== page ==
Thermal Evaluation of Printed Circuit Board Design Options and Voids in Solder Interface by a Simulation Tool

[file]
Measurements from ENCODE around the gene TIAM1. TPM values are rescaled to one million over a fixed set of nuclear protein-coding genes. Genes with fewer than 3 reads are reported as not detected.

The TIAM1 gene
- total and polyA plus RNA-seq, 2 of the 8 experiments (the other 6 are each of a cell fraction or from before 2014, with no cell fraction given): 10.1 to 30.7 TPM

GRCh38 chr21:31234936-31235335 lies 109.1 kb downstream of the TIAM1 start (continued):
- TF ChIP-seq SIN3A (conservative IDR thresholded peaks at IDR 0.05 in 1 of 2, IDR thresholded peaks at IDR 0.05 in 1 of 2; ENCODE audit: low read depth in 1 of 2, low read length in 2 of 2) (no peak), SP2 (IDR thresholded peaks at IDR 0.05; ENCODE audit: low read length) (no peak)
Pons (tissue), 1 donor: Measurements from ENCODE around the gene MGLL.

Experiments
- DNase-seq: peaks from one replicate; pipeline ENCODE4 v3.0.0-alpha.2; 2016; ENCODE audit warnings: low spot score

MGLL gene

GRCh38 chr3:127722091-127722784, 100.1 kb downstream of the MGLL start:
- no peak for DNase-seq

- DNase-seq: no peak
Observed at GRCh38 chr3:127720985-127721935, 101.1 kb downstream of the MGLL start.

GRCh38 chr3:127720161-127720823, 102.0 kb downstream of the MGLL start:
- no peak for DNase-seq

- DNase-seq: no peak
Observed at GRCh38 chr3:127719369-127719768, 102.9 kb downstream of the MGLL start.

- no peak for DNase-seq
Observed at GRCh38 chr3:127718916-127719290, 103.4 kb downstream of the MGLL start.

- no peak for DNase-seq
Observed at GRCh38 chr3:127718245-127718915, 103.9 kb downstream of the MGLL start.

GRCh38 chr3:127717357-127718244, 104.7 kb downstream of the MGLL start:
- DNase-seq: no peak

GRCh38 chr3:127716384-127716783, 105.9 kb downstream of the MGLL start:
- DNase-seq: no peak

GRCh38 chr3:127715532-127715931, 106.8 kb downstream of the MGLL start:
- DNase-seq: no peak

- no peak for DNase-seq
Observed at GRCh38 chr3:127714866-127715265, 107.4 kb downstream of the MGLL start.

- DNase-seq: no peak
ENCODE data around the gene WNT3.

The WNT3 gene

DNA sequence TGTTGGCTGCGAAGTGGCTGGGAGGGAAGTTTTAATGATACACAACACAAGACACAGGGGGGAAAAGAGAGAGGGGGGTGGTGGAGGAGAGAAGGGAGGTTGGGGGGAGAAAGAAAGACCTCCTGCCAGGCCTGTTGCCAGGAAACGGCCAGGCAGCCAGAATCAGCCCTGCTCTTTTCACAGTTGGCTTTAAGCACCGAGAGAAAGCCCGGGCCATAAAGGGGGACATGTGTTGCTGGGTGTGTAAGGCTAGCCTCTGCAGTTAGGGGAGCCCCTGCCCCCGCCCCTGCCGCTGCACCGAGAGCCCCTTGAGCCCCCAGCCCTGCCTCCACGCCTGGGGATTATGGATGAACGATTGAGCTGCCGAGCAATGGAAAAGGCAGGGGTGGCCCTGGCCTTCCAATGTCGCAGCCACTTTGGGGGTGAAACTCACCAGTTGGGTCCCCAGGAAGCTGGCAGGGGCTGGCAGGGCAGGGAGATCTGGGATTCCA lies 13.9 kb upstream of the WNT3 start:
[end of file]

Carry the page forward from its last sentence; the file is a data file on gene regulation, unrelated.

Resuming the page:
Quad Flat No-Lead (QFN) packages have become very popular for turners, converters and audio amplifiers, among others applications, needing efficient power dissipation in small footprints. Since semiconductor junction temperature (TJ) is a critical parameter in the product quality. And to ensure that die temperature does not exceed the maximum allowable TJ, a thermal analysis conducted in an earlier development phase is essential to avoid repeated re-designs process with huge losses in cost and time. A simulation tool capable to estimate die temperature of components with QFN package was developed. Allow establish a non-empirical way to define an acceptance criterion for amount of voids in solder interface between its exposed pad and Printed Circuit Board (PCB) to be applied during industrialization process, and evaluate the impact of PCB designs parameters. Targeting PCB layout designer as an end user for the application, a user-friendly interface (GUI) was implemented allowing user to introduce design parameters in a convenient and secure way and hiding all the complexity of finite element simulation process. This cost effective tool turns transparent a simulating process and provides useful outputs after acceptable time, which can be adopted by PCB designers, preventing potential risks during the design stage and make product economically efficient by not oversizing it. This article gathers relevant information related to the design and implementation of the developed tool, presenting a parametric study conducted with it. The simulation tool was experimentally validated using a Thermal-Test-Chip (TTC) in a QFN open-cavity, in order to measure junction temperature (TJ) directly on the die under controlled and knowing conditions. Providing a short overview about standard thermal solutions and impacts in exposed pad packages (i.e. QFN), accurately describe the methods and techniques that the system designer should use to achieve optimum thermal performance, and demonstrate the effect of system-level constraints on the thermal performance of the design.